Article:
Next up in our series of translators’ tips from the wealth of German books in 2023 is the translator and literary scout Alex Roesch.
German literature in 2023 has proven to be a year dominated by the distinct voices of talented women. My top picks offer up a trio of perspectives on life, identity and resilience written by women, and a fourth rather unusual title for good measure by a male author.
First up is Maike Wetzel’s Schwebende Brücken (Schöffling), a story that captivated me from the first page and stuck with me as the most poignant read of the year. The story, set in contemporary Berlin, unfolds during a family outing to a local lake that takes a tragic turn, leaving a grieving woman alone with two children. Wetzel’s writing skillfully captures the rollercoaster of emotions that life throws at us, with death lingering in the background. Her prose is a masterclass in revealing the extraordinary in the everyday, making it a deep dive into beauty, love and resilience. A beautifully crafted read.
Next on the list is Deborah Feldman’s Judenfetisch (PRH), a memoir from the New York-born author renowned for her autobiographical work, Unorthodox, which has been adapted into a popular Netflix series. This latest memoir extends Feldman’s introspective journey, tracing her evolution from a rigid religious Chassidic community in Williamsburg to a renewed connection with Judaism in the vibrant landscape of Berlin. Navigating the complex terrain of Jewish identity in Germany, the memoir explores profound themes of authenticity, power dynamics, and the pervasive influence of societal perceptions on individuals and communities, always accompanied by the author’s distinct voice. The narrative offers keen insights into the challenges Jews face in Germany, unravelling intricate nuances that shape their experience. Feldman’s critical view of financial support to Jewish communities in Germany peels back nuanced layers, questioning its impact on authentic community development. ‘Judenfetisch’ isn’t just a personal narrative; it’s a no-nonsense exploration of modern identity and belief systems.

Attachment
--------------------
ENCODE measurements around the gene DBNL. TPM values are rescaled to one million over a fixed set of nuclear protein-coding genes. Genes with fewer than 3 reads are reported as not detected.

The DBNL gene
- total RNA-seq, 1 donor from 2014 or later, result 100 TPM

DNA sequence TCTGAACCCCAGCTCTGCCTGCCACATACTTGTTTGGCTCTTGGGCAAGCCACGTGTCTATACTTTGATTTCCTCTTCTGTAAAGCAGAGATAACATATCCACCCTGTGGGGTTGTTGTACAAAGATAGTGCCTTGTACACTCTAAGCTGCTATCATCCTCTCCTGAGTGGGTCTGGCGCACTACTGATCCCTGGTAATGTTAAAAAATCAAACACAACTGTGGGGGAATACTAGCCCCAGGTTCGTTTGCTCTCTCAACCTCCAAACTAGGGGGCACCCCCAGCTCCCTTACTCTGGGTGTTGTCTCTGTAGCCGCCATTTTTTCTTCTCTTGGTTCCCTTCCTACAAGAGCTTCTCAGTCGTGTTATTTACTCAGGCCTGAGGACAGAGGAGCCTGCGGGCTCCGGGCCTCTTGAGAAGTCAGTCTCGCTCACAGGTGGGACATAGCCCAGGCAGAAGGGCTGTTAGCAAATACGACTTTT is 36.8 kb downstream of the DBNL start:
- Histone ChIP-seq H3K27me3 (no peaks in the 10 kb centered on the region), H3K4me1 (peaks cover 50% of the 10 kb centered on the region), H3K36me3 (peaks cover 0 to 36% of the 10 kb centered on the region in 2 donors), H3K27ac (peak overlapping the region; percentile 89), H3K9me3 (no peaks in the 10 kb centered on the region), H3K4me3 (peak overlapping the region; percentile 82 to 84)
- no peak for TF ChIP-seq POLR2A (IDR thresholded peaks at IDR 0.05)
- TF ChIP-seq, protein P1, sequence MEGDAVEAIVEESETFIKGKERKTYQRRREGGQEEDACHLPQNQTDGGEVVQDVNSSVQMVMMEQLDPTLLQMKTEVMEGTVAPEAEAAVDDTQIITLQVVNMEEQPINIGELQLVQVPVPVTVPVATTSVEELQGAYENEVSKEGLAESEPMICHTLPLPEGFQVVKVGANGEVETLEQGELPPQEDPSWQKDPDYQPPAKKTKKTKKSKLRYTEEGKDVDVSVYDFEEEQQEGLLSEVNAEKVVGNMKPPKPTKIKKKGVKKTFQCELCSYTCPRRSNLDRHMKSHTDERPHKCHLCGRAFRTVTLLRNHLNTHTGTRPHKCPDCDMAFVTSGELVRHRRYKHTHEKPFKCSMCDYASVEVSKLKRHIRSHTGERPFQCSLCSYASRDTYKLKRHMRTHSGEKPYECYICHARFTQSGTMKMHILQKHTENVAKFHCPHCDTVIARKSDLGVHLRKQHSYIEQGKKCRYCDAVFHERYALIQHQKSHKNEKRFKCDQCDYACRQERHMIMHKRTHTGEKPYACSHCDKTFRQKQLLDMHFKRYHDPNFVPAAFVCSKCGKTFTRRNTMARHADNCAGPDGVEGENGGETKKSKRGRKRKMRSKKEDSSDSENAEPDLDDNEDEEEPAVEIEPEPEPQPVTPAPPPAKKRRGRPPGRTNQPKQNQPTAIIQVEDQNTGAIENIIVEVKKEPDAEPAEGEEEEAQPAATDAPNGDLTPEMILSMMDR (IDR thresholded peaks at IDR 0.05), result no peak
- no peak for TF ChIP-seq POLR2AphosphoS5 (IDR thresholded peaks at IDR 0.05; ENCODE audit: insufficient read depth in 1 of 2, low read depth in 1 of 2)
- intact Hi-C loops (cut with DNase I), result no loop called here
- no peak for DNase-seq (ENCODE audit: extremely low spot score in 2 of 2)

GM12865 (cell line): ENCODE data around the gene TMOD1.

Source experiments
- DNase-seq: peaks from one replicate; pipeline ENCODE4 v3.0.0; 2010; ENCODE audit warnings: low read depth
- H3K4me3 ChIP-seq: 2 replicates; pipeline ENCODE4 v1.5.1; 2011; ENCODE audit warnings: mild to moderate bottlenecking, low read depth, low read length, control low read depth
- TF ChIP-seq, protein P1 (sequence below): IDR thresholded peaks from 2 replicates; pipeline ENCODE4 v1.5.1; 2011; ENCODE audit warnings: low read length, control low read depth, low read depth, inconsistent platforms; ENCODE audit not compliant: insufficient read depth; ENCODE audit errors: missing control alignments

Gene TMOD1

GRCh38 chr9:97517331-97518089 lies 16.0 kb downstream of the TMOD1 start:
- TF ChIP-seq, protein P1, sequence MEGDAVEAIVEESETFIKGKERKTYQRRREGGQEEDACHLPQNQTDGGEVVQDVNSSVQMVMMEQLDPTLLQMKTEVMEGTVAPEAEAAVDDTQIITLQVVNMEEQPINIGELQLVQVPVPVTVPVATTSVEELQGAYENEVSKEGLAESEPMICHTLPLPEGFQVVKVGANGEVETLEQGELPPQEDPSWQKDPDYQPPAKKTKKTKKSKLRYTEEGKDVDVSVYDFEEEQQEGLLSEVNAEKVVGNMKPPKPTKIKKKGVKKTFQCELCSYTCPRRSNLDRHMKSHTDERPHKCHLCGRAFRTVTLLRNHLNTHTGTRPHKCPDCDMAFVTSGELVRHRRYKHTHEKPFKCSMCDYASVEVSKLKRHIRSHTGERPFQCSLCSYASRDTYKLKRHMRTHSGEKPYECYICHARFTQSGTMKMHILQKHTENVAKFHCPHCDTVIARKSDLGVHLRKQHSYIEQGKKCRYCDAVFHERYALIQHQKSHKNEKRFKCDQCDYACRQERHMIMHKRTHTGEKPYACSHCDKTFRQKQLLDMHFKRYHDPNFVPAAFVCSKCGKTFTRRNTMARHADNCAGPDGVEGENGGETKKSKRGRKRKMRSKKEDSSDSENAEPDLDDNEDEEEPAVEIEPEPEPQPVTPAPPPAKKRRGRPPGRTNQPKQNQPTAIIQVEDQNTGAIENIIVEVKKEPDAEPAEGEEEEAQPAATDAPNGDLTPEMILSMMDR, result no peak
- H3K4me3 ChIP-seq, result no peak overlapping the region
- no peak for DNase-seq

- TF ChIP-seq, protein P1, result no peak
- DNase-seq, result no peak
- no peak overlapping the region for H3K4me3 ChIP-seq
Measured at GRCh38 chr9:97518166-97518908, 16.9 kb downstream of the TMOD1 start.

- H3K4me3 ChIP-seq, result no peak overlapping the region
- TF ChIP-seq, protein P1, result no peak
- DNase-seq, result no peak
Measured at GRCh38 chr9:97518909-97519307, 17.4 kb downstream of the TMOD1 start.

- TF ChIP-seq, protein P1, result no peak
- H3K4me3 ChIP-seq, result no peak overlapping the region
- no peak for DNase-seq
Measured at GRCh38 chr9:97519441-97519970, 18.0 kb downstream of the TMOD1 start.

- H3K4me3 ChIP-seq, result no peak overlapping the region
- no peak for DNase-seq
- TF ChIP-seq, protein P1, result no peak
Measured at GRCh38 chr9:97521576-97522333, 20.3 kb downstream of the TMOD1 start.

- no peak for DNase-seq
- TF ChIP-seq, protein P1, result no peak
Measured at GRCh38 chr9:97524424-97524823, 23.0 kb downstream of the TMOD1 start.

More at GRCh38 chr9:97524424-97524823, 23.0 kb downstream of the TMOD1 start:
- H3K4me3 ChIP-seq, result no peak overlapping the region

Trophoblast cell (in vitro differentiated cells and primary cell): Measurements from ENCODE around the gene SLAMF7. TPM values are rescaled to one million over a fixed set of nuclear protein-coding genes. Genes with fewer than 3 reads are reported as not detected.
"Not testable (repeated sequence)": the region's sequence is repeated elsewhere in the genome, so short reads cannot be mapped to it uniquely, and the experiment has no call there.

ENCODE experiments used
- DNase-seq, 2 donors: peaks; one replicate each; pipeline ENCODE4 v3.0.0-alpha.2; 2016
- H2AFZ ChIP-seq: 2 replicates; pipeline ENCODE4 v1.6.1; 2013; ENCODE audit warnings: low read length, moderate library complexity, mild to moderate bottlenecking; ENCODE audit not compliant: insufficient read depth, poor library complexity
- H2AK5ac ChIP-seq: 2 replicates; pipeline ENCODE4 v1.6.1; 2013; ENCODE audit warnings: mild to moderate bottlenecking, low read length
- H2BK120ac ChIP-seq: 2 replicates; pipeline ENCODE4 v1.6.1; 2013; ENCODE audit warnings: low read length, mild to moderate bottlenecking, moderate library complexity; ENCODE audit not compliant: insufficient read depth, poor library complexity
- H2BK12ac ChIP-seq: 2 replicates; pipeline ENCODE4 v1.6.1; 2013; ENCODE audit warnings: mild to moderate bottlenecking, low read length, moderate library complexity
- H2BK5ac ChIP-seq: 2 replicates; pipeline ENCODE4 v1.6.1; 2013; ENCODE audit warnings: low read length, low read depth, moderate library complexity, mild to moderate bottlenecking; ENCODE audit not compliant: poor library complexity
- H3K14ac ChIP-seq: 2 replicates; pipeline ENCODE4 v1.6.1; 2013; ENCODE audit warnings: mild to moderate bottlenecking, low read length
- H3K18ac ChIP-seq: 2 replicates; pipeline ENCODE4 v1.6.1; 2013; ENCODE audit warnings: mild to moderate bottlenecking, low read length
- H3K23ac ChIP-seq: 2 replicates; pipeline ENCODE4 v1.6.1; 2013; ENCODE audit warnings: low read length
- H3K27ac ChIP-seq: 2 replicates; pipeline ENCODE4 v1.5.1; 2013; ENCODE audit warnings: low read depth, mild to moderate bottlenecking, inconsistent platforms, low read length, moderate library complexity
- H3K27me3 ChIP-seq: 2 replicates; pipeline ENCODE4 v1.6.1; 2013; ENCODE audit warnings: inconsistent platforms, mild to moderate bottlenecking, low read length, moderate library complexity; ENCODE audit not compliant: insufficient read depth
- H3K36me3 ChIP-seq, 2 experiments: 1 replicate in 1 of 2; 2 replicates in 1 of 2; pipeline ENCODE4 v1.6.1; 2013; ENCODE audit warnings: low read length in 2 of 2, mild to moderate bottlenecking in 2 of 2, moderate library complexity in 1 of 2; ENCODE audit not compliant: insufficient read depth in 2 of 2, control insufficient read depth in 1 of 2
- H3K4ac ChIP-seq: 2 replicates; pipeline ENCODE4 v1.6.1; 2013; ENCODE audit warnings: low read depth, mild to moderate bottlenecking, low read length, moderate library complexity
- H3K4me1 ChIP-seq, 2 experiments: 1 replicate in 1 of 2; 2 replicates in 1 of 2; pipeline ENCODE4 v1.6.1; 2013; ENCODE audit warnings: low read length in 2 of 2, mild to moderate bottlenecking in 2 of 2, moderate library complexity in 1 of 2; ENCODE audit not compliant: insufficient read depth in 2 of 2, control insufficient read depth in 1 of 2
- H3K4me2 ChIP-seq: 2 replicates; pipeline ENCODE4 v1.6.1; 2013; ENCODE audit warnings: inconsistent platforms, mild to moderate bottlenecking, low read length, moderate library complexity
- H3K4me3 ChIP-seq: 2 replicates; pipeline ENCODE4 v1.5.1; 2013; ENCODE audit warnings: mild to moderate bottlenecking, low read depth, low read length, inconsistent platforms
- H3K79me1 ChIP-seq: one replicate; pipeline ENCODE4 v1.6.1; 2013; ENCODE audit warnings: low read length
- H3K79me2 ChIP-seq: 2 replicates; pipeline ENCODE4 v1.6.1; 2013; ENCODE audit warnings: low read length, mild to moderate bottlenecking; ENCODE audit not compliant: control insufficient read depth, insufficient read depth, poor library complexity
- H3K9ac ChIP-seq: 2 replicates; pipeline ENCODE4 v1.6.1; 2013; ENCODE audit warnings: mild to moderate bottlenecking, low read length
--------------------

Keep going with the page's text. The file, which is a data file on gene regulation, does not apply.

My third choice is a historical fiction novel set in the landscape of Theodor Storm’s Schimmelreiter in North Germany. This one is perfectly aligned with the current season with its themes of witchcraft, storm surges and the formidable power of nature. Jarka Kubsova’s Marschlande (Fischer Verlag) tells the intertwined stories of two women – Abelke Bleken in 1580 and modern-day geographer Britta Stoever. Set against the backdrop of the Hamburg marshlands, the novel weaves the tapestry of these women’s lives, reflecting on the evolution of feminism and persistent challenges across centuries. Abelke, who manages a farm on her own in the 1580s, stands as a symbol of resilience; this is mirrored by Britta’s contemporary struggles as she leaves her career for domestic life in the same marshlands and faces challenges that resonate with the struggles of her historical counterpart. Marschlande is a fascinating exploration of history, nature and female empowerment, which also touches upon some deep emotions.
A final rather unusual recommendation is the astonishing, comic and unparalleled novel Der Vorweiner (Ullstein) by Bov Bjerg, which depicts life in the remnants of Europe in the late 21st century. This is a bold, unconventional novel that makes a riveting read. The world we once knew has ceased to exist, leaving behind parts of Europe shielded by a colossal concrete barrier. Resettlement camps house migrants from all corners of the globe, strictly prohibited from entering the continent unless selected. The story revolves around two main characters, A for Anna and B for Berta, a mother-daughter duo. It all begins with A for Anna’s decision to hire a ‘Crier,’ a professional mourner who will lament her death. In a society where tears have become a lost art, people employ migrant workers to live with them and assume the role of mourners, as shedding tears is considered prestigious and carries social status.
This novel really is an extraordinary and intriguing piece of literature. The dystopian backdrop, characterised by extreme climate conditions and a soulless society, is juxtaposed with a darkly humorous depiction of events, offering a refreshing break from the current overly sensitive cultural climate. Der Vorweiner is a captivating read that shocks and delights in equal measure.